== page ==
- Yvonne Yang
Taking the Fear out of Saving for a Home
If you’re planning to buy a home, knowing what to budget for and how to save may sound scary at first. But it doesn’t have to be. One way to take the fear out of budgeting is understanding some of the costs you might encounter. And to do that, turn to trusted real estate professionals. They can help you plan your finances and prepare your budget.
Here are just a few costs experts say you can expect.
1. Down Payment
Saving for your down payment is likely top of mind as you set out to buy a home. But do you know how much you’ll need to save? While each situation is different, there’s a common misconception that putting 20% down toward your purchase is required. An article from the Mortgage Reports explains why that’s not always the case:
“The idea that you have to put 20% down on a house is a myth. . . . The right amount depends on your current savings and your home buying goals.”
To understand your options, partner with a trusted real estate professional to go over the various loan types, down payment assistance programs, and what each one requires.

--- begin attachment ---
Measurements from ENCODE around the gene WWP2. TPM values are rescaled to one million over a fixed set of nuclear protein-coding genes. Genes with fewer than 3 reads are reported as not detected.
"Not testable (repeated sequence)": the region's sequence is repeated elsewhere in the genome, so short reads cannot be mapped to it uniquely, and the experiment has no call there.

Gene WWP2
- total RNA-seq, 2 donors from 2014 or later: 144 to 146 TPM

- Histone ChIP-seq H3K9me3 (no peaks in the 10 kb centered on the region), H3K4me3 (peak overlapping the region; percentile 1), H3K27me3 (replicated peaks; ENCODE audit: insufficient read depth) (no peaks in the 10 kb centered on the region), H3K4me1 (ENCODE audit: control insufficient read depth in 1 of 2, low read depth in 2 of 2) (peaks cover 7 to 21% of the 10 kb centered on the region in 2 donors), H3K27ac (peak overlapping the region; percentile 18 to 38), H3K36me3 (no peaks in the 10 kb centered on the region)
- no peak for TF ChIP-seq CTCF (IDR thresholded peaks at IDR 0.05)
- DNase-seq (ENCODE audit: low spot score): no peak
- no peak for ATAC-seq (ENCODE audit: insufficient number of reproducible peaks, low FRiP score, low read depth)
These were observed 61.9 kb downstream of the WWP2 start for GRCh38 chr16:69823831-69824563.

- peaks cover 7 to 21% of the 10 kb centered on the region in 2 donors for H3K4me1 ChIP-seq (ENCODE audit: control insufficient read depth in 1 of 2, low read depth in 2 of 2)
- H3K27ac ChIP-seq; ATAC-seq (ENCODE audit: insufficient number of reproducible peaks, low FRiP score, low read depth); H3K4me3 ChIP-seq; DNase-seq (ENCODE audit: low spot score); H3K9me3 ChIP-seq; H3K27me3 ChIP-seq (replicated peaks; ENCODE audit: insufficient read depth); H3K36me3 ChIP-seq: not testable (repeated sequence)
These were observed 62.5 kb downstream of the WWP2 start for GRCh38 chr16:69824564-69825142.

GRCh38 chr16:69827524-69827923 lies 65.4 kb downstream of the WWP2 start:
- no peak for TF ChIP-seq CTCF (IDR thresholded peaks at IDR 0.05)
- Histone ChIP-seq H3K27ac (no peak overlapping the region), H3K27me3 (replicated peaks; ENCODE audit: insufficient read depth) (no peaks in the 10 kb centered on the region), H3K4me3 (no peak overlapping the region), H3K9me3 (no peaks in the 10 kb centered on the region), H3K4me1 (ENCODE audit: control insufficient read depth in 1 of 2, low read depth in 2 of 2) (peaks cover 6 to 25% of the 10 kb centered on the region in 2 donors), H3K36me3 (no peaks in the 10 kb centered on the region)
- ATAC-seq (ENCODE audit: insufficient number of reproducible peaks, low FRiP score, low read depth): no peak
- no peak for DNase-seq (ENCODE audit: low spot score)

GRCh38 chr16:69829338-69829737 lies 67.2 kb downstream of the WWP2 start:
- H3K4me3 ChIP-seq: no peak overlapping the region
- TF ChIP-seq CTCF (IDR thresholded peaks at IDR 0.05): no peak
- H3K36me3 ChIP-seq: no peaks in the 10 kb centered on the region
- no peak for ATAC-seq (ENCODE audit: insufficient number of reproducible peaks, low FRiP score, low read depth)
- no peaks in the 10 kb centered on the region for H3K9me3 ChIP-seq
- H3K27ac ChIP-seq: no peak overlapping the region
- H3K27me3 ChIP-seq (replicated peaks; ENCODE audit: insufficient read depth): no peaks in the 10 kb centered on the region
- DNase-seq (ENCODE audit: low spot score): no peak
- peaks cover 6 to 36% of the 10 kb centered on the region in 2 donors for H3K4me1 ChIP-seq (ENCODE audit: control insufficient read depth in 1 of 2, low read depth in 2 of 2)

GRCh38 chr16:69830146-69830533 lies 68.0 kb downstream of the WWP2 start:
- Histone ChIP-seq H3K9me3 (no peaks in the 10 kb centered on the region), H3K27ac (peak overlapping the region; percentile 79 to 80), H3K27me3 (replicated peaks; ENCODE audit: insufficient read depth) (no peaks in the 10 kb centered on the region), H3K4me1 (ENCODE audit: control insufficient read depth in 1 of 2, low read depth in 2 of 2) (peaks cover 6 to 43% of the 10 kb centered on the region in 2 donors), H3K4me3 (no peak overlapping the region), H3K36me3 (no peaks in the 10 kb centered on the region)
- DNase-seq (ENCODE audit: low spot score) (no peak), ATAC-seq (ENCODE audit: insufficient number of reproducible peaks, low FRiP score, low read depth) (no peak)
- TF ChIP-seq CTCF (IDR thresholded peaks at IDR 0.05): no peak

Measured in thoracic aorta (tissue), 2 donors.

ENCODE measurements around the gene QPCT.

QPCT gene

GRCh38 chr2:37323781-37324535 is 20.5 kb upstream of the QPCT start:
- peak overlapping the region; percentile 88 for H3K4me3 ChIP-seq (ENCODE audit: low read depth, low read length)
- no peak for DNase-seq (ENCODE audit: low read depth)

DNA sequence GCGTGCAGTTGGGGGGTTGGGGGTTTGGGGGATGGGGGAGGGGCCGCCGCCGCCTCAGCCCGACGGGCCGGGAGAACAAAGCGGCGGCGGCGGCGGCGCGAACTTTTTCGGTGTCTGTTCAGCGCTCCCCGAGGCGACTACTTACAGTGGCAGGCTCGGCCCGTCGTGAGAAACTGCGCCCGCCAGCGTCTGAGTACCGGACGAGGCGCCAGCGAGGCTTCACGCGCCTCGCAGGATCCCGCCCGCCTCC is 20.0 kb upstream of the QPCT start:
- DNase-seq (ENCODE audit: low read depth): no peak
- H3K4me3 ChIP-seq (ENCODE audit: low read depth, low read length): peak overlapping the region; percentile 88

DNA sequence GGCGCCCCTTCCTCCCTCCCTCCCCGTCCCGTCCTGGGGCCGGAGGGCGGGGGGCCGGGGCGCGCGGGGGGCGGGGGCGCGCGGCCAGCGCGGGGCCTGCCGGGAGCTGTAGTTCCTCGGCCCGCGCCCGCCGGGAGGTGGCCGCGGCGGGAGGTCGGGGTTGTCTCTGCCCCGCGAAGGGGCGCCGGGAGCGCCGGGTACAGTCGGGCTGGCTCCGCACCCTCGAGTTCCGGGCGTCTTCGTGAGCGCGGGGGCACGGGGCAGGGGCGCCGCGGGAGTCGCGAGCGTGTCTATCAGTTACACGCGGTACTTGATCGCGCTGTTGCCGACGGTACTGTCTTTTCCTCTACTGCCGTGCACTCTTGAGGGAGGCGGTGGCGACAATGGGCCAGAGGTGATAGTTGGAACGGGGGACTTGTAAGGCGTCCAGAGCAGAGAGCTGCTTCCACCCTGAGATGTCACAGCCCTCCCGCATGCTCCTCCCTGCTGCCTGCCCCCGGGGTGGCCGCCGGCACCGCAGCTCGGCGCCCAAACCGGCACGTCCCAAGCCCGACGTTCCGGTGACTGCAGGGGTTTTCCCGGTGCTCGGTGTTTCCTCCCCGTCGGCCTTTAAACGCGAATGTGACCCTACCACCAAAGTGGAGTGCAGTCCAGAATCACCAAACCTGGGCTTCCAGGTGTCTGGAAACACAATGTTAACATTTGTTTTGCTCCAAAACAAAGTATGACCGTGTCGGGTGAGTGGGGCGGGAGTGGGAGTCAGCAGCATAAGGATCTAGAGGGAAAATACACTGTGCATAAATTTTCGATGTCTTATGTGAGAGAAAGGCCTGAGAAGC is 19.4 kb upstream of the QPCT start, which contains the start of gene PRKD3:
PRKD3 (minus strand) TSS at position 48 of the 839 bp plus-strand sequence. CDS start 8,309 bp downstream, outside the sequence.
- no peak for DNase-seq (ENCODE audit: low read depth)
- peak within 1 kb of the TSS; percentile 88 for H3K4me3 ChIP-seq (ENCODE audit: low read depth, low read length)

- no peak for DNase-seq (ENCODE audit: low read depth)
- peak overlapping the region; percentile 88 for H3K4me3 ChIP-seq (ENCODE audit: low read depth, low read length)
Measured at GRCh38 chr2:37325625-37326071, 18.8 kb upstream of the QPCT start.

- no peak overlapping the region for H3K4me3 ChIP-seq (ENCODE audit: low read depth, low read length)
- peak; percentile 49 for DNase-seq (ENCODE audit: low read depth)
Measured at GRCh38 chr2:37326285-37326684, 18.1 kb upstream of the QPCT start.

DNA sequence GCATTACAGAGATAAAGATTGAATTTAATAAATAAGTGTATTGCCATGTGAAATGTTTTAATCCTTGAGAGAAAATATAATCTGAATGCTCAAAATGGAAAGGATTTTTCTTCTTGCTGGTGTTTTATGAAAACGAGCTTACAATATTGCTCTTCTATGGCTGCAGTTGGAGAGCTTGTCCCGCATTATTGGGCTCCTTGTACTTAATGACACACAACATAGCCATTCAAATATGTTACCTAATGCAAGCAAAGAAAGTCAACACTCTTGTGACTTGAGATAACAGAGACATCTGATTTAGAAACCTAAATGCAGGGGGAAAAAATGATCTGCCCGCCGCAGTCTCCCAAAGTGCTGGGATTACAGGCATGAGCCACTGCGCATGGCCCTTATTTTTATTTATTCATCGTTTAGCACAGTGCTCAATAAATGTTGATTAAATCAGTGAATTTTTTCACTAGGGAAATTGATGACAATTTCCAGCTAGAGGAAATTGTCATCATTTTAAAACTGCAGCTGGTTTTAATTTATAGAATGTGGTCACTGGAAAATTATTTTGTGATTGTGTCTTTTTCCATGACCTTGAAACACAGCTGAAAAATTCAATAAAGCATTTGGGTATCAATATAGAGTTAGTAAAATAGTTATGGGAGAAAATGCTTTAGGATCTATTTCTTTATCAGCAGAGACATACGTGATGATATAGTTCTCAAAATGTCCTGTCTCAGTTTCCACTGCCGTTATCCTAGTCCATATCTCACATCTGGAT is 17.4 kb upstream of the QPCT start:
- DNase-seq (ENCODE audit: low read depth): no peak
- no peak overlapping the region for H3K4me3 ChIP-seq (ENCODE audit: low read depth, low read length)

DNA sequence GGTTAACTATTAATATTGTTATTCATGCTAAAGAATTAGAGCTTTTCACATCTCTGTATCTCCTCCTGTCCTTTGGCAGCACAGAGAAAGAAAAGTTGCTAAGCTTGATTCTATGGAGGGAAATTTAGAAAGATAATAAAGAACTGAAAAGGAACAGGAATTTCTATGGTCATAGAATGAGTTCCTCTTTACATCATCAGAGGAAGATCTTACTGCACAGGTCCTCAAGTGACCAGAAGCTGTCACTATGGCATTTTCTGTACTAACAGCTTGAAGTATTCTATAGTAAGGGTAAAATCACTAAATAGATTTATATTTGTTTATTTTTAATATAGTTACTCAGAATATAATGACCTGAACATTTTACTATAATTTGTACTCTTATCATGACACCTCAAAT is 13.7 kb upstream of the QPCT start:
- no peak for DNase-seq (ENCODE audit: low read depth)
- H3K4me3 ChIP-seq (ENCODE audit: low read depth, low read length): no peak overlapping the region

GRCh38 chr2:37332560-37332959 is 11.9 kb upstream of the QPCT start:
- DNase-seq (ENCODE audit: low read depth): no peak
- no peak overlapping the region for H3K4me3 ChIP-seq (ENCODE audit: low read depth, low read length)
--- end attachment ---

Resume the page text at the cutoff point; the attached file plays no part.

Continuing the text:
2. Closing Costs
Make sure you also budget for closing costs, which are a collection of fees and payments made to the various people involved in your transaction. Bankrate explains:
“Closing costs are the fees you pay when finalizing a real estate transaction, whether you’re refinancing a mortgage or buying a new home. These costs can amount to 2 to 5 percent of the mortgage so it’s important to be financially prepared for this expense.”
The best way to understand what you’ll need at the closing table is to work with a trusted lender. They can provide you with answers to the questions you might have.
3. Earnest Money Deposit
If you want to cover all your bases, you can also consider saving for an earnest money deposit (EMD). An EMD is money you pay as a show of good faith when you make an offer on a house. According to realtor.com, it’s usually between 1% and 2% of the total home price.
This deposit works like a credit. It’s not an added expense – it’s paying a portion of your costs upfront. You’re using some of the money you already saved for your purchase to show the seller you’re committed and serious about their house. Realtor.com describes how it works as part of your sale:
“It tells the real estate seller you’re in earnest as a buyer, . . . . Assuming that all goes well and the buyer’s good-faith offer is accepted by the seller, the earnest money funds go toward the down payment and closing costs. In effect, earnest money is just paying more of the down payment and closing costs upfront.”
Keep in mind, an EMD isn’t required, and it doesn’t guarantee your offer will be accepted. It’s important to work with a real estate advisor to understand what’s best for your situation and any specific requirements in your area. They’ll help you determine what moves you should make in the homebuying process to have the greatest success.